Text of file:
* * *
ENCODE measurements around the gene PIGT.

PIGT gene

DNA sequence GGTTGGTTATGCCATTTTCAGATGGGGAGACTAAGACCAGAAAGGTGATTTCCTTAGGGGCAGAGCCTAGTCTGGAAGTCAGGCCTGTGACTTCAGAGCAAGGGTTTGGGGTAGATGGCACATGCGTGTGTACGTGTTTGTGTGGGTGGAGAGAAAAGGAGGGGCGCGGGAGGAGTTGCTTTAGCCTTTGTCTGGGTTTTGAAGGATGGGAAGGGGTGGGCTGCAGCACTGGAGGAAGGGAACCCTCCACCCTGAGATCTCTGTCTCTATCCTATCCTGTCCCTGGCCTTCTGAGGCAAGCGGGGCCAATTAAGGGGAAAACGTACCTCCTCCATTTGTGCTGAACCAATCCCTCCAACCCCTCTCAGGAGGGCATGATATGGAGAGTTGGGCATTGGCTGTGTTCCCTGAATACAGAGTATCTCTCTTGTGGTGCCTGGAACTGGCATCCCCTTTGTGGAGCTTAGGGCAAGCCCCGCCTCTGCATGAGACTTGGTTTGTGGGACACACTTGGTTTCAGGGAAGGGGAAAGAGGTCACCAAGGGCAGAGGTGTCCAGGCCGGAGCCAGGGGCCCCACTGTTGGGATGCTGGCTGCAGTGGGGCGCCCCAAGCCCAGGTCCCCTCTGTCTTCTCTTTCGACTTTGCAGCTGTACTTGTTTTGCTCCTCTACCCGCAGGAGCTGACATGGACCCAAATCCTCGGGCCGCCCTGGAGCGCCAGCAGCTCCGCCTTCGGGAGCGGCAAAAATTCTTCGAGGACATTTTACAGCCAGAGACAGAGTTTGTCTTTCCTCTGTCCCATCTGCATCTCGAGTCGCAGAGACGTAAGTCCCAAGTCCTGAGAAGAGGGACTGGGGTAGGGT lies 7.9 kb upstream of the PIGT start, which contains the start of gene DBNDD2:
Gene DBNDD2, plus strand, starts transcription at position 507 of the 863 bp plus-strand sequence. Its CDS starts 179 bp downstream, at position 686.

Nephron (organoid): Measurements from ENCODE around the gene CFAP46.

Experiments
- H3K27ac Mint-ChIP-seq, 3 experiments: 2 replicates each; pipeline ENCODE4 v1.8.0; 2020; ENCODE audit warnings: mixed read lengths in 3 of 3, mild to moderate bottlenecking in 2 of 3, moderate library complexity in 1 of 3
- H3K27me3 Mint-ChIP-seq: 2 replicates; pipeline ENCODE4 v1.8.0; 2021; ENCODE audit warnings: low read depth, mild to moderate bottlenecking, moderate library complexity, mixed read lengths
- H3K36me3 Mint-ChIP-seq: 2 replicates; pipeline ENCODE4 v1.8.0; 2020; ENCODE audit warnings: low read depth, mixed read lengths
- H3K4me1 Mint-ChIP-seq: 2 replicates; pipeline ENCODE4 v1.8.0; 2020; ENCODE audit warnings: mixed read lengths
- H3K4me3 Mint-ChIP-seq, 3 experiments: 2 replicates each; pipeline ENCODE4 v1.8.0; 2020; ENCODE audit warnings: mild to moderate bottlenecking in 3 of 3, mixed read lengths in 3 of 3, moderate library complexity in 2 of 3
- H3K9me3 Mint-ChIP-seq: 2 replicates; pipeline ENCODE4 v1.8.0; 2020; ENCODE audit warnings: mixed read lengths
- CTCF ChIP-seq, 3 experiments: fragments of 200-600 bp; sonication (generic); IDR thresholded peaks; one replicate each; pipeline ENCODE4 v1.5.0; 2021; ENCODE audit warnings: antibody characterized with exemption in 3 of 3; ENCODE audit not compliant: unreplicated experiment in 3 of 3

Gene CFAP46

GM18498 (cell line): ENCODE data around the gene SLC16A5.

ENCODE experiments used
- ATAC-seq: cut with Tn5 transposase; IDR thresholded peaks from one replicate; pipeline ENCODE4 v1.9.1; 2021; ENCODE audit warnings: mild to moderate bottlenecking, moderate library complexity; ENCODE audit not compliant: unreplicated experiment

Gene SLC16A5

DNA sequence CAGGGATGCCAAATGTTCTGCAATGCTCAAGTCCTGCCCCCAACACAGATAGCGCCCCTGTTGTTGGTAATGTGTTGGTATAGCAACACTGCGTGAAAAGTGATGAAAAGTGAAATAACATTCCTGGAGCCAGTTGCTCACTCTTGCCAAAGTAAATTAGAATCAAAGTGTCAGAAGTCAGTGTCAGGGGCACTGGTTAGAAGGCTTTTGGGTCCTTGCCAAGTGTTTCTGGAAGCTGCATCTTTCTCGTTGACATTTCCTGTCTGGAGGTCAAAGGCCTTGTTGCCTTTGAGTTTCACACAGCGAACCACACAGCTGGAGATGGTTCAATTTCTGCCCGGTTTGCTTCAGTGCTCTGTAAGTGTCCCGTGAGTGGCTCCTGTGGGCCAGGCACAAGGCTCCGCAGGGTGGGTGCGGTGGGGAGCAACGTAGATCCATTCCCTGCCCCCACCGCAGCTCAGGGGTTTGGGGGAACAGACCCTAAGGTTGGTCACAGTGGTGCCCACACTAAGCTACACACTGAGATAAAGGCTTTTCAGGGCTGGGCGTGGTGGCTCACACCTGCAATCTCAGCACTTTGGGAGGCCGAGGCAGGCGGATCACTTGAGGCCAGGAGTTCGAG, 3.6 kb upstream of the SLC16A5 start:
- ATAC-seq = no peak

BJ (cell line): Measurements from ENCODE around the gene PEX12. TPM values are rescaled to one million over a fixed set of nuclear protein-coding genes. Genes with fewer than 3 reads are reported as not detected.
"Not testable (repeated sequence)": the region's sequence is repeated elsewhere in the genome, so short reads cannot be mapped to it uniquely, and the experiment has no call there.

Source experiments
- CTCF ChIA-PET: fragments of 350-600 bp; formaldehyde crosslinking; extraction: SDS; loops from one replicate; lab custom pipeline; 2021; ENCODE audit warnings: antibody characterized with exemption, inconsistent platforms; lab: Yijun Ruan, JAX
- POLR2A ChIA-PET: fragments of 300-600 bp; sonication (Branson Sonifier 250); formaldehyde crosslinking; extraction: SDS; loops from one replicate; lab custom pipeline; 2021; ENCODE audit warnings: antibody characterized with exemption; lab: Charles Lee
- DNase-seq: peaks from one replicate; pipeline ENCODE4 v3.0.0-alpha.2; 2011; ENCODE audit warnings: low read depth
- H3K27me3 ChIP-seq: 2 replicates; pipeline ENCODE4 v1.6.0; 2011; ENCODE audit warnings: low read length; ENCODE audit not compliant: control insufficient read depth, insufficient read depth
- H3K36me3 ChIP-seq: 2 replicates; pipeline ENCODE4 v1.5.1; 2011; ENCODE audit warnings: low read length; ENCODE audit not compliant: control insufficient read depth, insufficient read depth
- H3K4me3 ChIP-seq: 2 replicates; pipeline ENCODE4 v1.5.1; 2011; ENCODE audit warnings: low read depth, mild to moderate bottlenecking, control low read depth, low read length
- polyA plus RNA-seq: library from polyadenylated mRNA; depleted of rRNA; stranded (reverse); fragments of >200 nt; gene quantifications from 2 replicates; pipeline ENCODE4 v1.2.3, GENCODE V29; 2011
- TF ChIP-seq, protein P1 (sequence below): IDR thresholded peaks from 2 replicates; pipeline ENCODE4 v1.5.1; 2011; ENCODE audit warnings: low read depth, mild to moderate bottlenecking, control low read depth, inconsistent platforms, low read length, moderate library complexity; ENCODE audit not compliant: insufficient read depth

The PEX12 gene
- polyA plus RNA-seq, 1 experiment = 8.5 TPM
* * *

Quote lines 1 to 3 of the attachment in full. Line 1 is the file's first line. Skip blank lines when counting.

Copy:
ENCODE measurements around the gene PIGT.

PIGT gene

DNA sequence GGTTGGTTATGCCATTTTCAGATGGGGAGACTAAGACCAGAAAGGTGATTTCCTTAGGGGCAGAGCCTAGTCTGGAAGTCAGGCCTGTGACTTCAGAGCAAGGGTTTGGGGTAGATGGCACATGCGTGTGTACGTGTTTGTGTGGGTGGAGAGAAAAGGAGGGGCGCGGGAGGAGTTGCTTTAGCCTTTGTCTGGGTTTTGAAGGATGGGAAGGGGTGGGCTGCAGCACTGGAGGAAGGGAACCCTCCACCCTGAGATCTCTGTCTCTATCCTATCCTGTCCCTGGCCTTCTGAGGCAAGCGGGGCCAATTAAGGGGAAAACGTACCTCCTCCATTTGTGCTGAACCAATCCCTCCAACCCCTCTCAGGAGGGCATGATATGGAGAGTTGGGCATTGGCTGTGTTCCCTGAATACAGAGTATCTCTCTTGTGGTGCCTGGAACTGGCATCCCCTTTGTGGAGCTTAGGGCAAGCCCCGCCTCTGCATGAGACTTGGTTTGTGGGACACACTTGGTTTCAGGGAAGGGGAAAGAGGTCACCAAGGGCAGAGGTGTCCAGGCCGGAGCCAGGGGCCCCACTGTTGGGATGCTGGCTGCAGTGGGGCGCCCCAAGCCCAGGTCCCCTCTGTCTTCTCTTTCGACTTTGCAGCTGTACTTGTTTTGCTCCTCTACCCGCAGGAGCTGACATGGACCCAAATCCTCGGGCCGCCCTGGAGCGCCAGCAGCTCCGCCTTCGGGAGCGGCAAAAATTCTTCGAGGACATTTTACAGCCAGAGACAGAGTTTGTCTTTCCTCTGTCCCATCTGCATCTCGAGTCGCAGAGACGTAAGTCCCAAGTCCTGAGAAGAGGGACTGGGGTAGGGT lies 7.9 kb upstream of the PIGT start, which contains the start of gene DBNDD2: